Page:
Strength Basics

Getting stronger, fitter, and healthier by sticking to the basics. It's not rocket science, it's doing the simple stuff the right way. Strength-Basics updates every Monday, plus extra posts during the week.

Tuesday, July 5, 2011

Book Review: Beat the Gym

by Tom Holland
Published 2011
308 pages

This book is aimed at recreational lifters. In concept, it's a good idea - a book that'll guide you around a gym, from classes to weight room, from contract to quitting.

Generally, the book's section on contracts, negotiations, and dealing with the free personal training session and it's hard sell tactics are excellent. He's absolutely right about checking out the whole gym, using the facilities you intend to use. His advice on negotiating seems spot-on, too - clearly he's been on both sides of the counter, selling and buying memberships. He's straight up about the fact that a gym generally can't support all of its members actually training; you're not a customer but a consumer to be sold to and then send on your way.

It's the execution of the training portion that's not so good.

For example, the book defines a few terms oddly. Just one example - a "dynamic warmup" is riding on a bike for 5 minutes. That's not the common usage, however, where a "dynamic warmup" is contrasted with stretching and is used to denote mobility drills.

The book also goes into detail on exercises. But generally this detail is just a pair of pictures (start, finish) and a few sentences describing the form. No real coaching cues are included, it's just a basic description. In addition, the book recommended Smith machine squats (which force your body into the machine's motion path, rather than conforming to yours), and all squats stop above parallel.

The book gets some bonus points for recommending people avoid upright rows and behind-the-neck pulldowns, and for adding back extensions and internal/external rotation exercises . . . but minus points for recommending machine leg extensions to avoid knee injury. While leg extensions are useful for injury rehab, and many bodybuilders swear by them for leg development, they are also notorious for putting the knee in a bad position under heavy stress!

The usual "1-4 reps for power, 5-8 for strength, 9-15 for toning" recommendation shows up. Er, toning? It's not well-defined in the text.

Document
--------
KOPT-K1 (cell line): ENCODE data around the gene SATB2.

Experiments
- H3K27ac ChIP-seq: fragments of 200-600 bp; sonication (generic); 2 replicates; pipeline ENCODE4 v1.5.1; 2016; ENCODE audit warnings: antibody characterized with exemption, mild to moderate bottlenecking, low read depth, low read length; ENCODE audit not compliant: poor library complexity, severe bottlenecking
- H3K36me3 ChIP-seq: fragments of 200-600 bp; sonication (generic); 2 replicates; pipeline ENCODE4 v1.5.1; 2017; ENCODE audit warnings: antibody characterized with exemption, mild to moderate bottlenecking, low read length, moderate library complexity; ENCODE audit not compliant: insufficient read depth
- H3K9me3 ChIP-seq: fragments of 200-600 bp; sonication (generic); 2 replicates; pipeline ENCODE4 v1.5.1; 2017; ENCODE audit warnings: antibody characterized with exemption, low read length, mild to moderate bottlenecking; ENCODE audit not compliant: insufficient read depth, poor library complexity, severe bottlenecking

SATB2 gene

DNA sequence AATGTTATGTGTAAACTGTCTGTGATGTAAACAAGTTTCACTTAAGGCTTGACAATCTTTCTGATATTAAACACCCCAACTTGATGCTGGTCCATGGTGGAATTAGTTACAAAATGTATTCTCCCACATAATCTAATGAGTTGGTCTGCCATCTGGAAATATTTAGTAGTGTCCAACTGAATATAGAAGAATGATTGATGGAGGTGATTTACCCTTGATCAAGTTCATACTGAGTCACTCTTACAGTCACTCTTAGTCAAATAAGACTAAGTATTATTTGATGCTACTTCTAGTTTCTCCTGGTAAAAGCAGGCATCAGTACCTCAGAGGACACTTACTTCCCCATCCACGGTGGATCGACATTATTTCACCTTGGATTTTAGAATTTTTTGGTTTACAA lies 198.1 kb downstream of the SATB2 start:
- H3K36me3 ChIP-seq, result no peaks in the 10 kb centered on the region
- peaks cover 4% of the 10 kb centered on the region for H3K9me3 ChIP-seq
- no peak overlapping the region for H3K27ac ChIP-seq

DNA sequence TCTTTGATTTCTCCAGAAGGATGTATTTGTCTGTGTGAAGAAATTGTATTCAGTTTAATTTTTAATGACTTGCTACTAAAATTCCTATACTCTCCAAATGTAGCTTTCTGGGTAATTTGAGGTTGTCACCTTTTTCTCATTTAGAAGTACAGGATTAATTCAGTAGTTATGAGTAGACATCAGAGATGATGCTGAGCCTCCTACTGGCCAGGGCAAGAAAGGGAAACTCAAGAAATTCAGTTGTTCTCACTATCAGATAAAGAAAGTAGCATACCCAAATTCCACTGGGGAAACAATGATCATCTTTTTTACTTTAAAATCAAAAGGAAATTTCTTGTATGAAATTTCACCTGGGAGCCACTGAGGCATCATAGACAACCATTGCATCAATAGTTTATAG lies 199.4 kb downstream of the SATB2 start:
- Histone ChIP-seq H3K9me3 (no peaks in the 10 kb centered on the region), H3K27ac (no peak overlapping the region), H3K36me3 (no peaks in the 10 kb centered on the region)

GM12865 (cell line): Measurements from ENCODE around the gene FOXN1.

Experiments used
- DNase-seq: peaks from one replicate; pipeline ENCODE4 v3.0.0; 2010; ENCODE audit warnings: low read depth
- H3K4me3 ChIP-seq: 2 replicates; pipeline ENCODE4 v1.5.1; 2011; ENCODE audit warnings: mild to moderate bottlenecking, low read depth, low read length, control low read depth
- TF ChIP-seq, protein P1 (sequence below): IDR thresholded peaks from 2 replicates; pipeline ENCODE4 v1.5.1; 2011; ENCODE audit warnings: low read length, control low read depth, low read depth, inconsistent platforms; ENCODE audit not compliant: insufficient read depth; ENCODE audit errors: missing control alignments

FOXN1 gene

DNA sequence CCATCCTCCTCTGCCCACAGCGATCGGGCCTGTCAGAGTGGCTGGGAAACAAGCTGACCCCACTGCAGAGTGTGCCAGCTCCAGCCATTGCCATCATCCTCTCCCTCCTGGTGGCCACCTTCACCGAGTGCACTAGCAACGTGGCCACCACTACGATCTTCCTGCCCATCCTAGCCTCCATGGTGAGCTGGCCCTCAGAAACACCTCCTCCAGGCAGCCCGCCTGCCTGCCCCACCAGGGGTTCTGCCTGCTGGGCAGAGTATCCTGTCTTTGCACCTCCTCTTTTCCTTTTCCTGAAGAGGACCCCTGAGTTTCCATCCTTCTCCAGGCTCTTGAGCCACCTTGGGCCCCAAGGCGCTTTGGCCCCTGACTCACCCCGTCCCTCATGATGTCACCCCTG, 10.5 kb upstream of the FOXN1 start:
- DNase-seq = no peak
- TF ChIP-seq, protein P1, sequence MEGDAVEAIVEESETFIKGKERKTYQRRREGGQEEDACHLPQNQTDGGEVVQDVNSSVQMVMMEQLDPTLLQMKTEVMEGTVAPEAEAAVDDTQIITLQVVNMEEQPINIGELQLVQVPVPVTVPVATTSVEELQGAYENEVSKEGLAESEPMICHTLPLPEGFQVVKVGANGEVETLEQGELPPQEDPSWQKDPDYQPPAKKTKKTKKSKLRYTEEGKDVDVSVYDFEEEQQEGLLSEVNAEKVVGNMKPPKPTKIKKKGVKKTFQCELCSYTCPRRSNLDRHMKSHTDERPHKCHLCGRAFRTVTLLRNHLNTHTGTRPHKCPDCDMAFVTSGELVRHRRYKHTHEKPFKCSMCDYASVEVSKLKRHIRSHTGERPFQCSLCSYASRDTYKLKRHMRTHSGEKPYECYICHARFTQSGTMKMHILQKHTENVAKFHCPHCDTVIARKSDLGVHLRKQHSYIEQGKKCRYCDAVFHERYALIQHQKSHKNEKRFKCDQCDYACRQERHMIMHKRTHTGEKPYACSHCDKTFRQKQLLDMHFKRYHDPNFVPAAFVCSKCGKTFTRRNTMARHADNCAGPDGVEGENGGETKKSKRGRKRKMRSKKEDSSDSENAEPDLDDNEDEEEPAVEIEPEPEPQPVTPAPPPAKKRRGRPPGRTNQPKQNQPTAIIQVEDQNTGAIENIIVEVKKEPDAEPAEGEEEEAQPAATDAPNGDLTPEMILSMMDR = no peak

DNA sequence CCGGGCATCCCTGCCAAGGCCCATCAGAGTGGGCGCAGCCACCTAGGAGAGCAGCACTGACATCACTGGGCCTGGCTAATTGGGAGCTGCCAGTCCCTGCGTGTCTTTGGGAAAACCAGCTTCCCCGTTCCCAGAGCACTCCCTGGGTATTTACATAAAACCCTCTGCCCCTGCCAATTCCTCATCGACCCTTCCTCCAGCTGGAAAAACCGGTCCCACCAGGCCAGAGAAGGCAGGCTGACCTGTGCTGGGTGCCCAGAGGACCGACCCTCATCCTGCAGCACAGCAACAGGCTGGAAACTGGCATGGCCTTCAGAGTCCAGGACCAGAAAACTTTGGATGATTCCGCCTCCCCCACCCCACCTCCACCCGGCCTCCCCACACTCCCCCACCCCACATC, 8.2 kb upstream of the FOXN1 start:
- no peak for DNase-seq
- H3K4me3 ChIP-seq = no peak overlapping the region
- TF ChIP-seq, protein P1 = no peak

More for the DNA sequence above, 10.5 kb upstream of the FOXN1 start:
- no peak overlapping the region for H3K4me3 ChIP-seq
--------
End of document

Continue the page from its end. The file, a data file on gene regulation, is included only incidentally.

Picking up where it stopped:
The books also emphasizes slow, deliberate reps, with a more bodybuilder-ish approach of time-under-tension than anything else. Not very slow, but not fast, either - which isn't going to help if you stay in that 1-4 reps for power, range. You can't get fast by always going slow.

Plyometrics get a mention, along with a warning that you need a certain base of strength and ability to do them. But no mentions is made of what base you need. So how to you judge if you are ready or not? All you know is you aren't ready when you start . . . maybe . . . and have no idea how to know when you are and how to program them in.

Content: 2 out of 5. Rife with small errors and big errors.
Presentation: 3 out of 5. While the book is well-organized the exercises lack details, the workout lists lack page references and thus require a lot of page flipping, and the illustrations don't communicate particularly well.

Overall: I wanted to like this book. I really did. I'd love to have a book to recommend to gym-going friends and acquaintances. A book I could say "Get this book, listen to that guy, and you'll do fine from walking in the door to the end of your workout." But this book, as close as it comes, has too many errors that keep it from really reaching that point. If you're deciding on a gym membership, though, that section is great - borrow the book, read that section, and then move on as a stronger negotiator . . . and get another book to become a stronger trainee.

Tell a Friend

No comments:

Post a Comment

Related Posts Plugin for WordPress, Blogger...